San Francisco votes unanimously on psychedelics bill
Oakland, Arata, and Santa Cruz have already decriminalized or deprioritized psychedelics prosecutions. It was only natural that San Francisco become the fourth California city to follow suit. In July, city officials presented a new measure to reduce non-violent drug offenses. The bill, sponsored by Decriminalize Nature, didn’t explicitly decriminalize entheogens. But it deprioritized psychedelic arrests to the lowest possible level On September 6, the city’s Board of Supervisors voted unanimously in favor of the resolution. While deprioritizing arrests, resolution 379-22 explicitly states the value of entheogenic plants for substance abuse, addiction, recidivism, trauma, post-traumatic stress, chronic depression, severe anxiety, end-of-life anxiety, grief, diabetes, and headaches. As a result of the bill’s passage, San Franciscans can freely ingest entheogenic plants containing ibogaine, DMT, mescaline, and psilocybin without fear of retribution.
Psilocybin study shows hope for alcohol use disorder
A growing body of evidence suggests psychedelics can help people break free from addiction by forging new neural networks. This brain rewiring process, known as neuroplasticity, can diminish obsessive substance-focused thoughts, allowing space for healthier choices. Studies have shown promising results, but most have been limited in size and scope. In the most expansive, randomized, controlled trial of its kind, researchers from New York University (NYU) Langone Health Center, the University of Alabama at Birmingham, and the University of New Mexico sought to overcome that limitation. Their multi-site study published in JAMA Psychiatry found that two psilocybin doses, combined with 12 psychotherapy sessions, helped participants significantly reduce alcohol intake. Specifically:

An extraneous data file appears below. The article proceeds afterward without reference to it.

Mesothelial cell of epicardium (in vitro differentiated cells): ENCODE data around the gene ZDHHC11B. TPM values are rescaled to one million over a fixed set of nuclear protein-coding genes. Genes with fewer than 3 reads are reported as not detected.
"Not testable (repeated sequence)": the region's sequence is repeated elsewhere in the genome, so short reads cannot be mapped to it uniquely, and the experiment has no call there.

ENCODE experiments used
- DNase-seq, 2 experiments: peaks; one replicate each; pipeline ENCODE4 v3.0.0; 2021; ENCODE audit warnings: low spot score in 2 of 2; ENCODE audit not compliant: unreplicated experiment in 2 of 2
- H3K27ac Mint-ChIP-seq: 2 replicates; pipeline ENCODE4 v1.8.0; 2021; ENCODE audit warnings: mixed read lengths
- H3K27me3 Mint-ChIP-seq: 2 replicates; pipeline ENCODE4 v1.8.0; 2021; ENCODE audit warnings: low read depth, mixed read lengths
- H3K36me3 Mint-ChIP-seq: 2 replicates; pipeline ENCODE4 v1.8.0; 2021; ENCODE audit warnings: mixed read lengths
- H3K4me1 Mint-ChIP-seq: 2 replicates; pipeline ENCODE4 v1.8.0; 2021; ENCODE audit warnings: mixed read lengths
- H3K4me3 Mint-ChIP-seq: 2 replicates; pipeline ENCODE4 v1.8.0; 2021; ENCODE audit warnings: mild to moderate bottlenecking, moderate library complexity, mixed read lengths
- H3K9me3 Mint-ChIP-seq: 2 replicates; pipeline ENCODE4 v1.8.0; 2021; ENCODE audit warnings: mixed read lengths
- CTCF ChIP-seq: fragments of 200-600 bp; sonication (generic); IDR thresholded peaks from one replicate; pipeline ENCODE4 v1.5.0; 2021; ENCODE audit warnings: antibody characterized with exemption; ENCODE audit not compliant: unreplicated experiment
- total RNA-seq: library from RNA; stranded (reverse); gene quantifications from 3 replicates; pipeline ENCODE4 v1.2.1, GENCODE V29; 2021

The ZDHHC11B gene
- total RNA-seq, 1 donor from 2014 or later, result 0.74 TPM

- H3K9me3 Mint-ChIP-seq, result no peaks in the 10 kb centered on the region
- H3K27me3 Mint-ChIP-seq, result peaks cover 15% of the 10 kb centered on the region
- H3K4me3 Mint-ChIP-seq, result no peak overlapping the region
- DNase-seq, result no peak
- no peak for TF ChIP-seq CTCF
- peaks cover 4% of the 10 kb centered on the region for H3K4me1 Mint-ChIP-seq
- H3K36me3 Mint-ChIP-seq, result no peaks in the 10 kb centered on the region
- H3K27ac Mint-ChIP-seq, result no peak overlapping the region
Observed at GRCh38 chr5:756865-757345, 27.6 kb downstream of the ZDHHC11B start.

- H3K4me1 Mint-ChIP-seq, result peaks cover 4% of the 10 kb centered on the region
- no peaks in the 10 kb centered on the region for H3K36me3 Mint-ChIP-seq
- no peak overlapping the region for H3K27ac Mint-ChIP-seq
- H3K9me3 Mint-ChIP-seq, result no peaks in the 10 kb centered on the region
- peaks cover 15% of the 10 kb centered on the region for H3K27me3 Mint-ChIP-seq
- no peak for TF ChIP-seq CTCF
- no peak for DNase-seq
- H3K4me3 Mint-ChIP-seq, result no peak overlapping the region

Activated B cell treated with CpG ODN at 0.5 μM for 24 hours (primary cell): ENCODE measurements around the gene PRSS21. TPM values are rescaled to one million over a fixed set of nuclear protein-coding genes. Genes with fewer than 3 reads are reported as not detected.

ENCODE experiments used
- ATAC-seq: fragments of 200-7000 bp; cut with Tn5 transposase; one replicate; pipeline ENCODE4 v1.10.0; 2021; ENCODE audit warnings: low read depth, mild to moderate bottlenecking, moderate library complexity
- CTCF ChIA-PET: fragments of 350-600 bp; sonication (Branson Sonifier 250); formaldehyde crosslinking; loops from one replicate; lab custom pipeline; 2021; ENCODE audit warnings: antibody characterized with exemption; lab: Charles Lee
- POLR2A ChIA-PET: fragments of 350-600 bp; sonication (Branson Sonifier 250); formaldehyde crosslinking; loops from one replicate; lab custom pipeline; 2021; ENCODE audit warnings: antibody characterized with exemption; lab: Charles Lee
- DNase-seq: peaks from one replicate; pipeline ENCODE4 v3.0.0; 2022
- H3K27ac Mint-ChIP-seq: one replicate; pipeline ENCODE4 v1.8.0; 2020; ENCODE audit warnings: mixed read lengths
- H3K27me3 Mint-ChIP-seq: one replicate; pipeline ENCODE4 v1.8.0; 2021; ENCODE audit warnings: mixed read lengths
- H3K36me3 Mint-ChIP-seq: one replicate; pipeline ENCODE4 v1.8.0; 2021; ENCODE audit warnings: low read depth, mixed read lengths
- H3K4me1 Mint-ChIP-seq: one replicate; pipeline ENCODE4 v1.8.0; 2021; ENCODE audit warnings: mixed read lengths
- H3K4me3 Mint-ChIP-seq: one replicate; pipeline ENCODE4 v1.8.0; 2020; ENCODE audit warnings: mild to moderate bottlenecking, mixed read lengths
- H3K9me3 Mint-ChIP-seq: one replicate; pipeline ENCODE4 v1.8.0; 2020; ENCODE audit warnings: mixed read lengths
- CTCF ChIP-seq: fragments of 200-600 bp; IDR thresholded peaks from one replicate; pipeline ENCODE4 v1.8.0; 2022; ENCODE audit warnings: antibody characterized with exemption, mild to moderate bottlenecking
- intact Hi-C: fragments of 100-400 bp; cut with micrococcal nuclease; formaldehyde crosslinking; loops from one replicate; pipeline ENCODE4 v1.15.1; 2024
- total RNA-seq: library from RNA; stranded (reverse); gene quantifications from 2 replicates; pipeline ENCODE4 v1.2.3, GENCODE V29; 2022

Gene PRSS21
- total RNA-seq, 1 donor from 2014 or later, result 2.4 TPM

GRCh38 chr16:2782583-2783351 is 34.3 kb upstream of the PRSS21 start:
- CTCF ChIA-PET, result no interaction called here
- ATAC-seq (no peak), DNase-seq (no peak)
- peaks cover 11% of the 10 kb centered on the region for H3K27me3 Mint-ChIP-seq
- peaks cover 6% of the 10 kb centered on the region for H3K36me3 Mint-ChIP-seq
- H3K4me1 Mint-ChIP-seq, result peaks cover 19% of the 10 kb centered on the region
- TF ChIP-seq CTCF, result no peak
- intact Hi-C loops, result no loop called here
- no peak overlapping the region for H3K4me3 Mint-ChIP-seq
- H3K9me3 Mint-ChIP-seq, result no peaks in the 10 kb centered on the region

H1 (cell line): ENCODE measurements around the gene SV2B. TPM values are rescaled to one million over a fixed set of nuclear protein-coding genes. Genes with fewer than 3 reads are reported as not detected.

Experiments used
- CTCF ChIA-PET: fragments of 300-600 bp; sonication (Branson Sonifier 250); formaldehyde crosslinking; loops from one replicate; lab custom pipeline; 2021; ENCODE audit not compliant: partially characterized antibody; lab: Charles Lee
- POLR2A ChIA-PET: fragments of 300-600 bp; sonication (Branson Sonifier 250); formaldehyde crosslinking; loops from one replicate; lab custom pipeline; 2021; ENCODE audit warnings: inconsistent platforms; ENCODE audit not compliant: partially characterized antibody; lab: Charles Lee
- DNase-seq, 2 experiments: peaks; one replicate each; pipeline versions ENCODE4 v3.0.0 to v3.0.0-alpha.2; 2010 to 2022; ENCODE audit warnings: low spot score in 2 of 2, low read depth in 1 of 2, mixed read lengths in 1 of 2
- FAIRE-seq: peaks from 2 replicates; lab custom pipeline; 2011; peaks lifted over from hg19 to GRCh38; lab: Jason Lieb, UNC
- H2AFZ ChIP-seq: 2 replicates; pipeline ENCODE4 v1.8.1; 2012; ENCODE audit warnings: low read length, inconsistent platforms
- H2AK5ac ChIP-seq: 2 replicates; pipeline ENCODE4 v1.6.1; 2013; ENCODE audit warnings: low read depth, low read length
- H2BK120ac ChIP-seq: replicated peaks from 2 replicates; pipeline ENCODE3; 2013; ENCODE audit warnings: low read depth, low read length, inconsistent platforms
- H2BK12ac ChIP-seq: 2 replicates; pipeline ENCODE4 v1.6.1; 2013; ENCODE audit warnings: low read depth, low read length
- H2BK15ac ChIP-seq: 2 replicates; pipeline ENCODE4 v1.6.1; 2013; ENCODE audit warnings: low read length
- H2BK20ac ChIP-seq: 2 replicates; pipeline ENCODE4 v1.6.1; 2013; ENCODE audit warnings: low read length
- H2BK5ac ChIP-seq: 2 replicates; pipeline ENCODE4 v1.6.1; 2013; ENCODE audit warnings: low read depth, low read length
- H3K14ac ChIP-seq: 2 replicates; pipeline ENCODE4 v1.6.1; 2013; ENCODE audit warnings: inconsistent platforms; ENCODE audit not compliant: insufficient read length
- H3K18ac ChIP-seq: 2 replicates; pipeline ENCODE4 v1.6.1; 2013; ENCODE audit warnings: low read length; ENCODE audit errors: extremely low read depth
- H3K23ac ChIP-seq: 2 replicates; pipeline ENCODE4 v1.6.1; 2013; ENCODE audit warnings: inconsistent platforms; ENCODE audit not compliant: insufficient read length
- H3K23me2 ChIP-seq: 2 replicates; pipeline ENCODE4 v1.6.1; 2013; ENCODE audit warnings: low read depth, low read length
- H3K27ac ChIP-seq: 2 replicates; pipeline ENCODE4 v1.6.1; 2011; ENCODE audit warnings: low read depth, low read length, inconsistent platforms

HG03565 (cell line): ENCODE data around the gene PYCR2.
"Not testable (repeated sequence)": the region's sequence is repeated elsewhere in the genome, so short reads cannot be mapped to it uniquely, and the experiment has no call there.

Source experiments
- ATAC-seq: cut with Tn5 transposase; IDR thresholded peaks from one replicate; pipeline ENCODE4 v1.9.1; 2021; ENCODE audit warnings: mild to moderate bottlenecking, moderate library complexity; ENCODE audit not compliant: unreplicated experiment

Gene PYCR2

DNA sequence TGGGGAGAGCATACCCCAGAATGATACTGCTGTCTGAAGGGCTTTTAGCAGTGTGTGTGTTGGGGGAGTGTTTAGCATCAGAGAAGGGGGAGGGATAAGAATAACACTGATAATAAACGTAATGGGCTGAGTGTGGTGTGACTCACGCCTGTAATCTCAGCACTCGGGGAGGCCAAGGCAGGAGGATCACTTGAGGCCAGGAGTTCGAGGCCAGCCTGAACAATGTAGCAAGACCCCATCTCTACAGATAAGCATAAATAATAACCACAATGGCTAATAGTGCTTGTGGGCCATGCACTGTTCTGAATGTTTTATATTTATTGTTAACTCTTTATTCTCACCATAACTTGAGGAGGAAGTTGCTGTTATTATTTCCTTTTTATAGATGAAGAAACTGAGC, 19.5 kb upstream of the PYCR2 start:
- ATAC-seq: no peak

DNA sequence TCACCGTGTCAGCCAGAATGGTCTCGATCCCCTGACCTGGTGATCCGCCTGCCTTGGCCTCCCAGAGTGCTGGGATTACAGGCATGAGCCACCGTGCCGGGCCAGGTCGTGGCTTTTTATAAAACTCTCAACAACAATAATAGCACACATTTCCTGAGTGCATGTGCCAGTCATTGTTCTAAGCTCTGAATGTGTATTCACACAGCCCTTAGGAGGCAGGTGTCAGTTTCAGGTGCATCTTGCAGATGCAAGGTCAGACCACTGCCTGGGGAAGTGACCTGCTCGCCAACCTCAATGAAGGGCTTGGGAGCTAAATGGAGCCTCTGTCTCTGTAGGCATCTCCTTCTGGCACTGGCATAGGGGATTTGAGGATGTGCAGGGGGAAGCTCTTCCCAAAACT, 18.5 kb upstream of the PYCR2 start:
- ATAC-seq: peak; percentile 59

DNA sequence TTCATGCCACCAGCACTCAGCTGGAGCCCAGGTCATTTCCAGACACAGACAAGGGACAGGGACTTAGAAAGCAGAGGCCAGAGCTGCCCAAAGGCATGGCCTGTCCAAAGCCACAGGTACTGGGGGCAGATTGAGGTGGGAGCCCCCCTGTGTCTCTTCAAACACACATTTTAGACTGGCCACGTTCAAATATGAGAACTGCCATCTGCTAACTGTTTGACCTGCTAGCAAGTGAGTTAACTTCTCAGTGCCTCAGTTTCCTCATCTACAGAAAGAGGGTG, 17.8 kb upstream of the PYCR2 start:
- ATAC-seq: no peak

Over 80 percent of those who received psilocybin dramatically reduced alcohol consumption eight months after the study, compared to just over 50 percent in the control group
At the end of the trial, half of those in the psilocybin treatment group had quit drinking altogether, compared to about one-quarter in the control group.